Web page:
As the coronavirus pandemic spreads across the globe, so does the concept of boogie-fever face masks.
At Wednesday night’s opening party for the Brooklyn Museum’s “Studio 54: Night Magic” exhibit, a number of partygoers sported flashy COVID-19-themed face coverings. Attendees Allison Eden and Gary Goldenstein, who wore matching disco-ball masks to the gala, told paparazzi their coordinated glitterati garb was inspired by the potentially deadly virus.
“It took me a day and a half to make each one,” Eden, 50, tells The Post of her and her husband’s masks. “I feel if you have to wear a face mask now, why not make it fabulous? Why not make disco balls?”
Eden, who runs a Bushwick-based handcrafted glass mosaic business, is among the growing ranks of pizzazz-minded health warriors making and sporting bedazzled face coverings: Celebrities from Billie Eilish, 18, to Steve Harvey, 63, have donned tricked-out face masks as the trend spreads from the streets of New York to partiers, influencers and models on runways around the world.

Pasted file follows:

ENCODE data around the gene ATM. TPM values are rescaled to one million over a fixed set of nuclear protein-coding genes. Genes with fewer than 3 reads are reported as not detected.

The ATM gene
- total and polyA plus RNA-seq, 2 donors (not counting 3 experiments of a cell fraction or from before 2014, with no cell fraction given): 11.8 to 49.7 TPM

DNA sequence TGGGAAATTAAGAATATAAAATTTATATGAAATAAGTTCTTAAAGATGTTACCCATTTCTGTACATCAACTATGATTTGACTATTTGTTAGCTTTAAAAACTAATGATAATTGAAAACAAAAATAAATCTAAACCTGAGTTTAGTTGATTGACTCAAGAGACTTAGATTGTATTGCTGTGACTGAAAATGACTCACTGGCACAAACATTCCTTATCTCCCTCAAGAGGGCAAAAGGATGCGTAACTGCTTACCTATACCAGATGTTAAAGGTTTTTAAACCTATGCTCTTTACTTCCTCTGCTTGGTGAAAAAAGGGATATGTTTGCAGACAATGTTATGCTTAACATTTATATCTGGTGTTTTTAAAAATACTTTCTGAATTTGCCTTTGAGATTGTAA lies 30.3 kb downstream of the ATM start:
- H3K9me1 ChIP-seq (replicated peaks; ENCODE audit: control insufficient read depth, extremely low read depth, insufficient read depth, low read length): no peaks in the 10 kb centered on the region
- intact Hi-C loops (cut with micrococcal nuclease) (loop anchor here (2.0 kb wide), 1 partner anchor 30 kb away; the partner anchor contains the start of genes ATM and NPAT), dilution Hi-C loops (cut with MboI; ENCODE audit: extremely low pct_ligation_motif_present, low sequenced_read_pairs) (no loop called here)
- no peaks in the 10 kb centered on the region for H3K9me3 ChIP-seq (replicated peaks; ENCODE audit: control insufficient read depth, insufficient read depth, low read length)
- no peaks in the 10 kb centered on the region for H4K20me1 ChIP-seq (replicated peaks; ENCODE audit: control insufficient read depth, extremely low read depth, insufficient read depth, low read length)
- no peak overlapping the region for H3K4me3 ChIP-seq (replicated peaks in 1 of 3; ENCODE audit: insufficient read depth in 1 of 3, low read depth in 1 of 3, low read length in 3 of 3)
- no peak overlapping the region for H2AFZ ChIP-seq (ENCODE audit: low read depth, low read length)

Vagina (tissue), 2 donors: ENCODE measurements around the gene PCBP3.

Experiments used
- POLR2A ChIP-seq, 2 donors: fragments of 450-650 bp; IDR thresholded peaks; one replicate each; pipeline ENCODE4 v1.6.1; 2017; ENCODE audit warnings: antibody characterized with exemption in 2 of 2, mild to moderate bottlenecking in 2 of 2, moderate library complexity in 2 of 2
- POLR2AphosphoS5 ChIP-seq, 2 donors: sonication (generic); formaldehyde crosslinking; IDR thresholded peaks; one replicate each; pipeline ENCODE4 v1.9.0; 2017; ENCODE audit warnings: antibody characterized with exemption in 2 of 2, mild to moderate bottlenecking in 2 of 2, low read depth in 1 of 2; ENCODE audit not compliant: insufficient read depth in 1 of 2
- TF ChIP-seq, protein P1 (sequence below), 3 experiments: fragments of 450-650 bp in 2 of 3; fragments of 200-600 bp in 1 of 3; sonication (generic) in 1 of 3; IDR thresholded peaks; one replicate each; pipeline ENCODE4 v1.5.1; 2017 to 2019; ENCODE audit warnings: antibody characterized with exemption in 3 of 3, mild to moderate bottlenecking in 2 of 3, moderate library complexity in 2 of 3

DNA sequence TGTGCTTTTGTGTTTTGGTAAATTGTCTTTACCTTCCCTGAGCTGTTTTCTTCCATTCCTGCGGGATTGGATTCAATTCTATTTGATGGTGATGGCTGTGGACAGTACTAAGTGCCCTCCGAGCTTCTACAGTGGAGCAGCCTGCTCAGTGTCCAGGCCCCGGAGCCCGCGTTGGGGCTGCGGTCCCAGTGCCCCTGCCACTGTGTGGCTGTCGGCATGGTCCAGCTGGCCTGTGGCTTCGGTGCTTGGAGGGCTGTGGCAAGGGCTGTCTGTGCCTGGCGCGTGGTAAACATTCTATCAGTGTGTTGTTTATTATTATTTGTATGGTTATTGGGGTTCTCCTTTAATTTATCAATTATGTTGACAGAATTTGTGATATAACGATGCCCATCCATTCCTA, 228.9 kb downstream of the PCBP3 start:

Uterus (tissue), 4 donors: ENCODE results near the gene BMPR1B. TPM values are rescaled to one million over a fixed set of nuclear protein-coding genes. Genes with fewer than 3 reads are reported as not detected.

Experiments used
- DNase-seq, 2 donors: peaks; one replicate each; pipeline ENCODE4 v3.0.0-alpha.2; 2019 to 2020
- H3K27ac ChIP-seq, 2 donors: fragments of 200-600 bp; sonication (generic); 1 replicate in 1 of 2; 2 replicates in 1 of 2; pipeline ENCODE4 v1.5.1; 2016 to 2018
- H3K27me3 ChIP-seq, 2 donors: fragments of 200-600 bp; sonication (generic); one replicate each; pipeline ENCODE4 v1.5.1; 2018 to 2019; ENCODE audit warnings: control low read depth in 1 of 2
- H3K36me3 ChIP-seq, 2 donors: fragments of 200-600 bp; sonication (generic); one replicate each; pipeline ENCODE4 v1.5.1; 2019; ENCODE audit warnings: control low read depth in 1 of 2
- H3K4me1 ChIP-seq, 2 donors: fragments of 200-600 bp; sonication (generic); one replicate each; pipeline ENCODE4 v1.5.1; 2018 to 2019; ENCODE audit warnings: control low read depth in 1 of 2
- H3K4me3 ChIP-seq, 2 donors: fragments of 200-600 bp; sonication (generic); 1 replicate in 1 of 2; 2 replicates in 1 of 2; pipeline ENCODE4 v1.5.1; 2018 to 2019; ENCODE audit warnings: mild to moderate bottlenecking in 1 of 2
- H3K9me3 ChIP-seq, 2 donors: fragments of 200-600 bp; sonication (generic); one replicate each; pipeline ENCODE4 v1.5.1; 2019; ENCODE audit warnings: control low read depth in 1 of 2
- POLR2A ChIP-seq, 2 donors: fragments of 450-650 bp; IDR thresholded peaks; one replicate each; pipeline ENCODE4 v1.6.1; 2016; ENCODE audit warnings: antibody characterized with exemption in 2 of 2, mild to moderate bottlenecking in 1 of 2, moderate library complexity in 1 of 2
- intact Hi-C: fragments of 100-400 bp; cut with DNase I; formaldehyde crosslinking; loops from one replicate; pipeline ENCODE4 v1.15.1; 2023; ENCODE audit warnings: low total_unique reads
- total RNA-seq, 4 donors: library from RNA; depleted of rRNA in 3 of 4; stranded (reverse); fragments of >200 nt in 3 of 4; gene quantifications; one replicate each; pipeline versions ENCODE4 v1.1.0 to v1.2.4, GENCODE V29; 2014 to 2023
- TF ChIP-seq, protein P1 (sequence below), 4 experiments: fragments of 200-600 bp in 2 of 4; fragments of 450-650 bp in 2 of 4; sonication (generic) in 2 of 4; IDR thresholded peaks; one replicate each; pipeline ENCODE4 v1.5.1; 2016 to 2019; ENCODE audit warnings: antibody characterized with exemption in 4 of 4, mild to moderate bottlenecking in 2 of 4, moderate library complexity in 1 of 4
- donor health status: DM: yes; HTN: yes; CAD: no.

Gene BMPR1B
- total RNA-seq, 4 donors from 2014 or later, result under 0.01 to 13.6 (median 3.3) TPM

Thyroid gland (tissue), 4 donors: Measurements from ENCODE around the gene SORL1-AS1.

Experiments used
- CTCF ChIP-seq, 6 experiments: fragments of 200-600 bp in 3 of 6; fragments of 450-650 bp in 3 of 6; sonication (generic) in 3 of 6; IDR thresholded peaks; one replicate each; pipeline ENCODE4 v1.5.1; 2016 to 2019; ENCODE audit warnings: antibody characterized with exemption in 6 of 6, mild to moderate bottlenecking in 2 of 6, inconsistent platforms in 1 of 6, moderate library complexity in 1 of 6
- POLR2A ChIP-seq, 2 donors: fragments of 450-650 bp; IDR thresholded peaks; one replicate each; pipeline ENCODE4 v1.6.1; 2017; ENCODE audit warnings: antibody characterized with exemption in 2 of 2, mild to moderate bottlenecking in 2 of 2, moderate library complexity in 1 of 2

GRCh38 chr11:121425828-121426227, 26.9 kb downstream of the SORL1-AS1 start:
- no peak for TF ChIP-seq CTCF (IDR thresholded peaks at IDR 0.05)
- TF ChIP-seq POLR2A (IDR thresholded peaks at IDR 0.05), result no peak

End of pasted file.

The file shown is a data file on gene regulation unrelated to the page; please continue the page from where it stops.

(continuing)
Jordanian designer Samia Alzakleh is taking the growing glitter trend a step further — by encouraging global citizens to stay safe and stop the spread of corona by donning masks covered in Swarovski crystals.
“My goal in creating these masks was to encourage people to wear [protective] face masks,” Alzakleh tells Reuters of her corona-chic safety gear.
Only one Jordanian has so far tested positive for the virus, but as of March 10 the nation has closed its border crossings with Israel and the West Bank, its seaports with Egypt and has barred overland passenger traffic from Iraq, the kingdom’s health minister says, according to a Reuters report.
Each custom mask takes Alzakleh more than three hours to make and features hundreds of colorful jewels.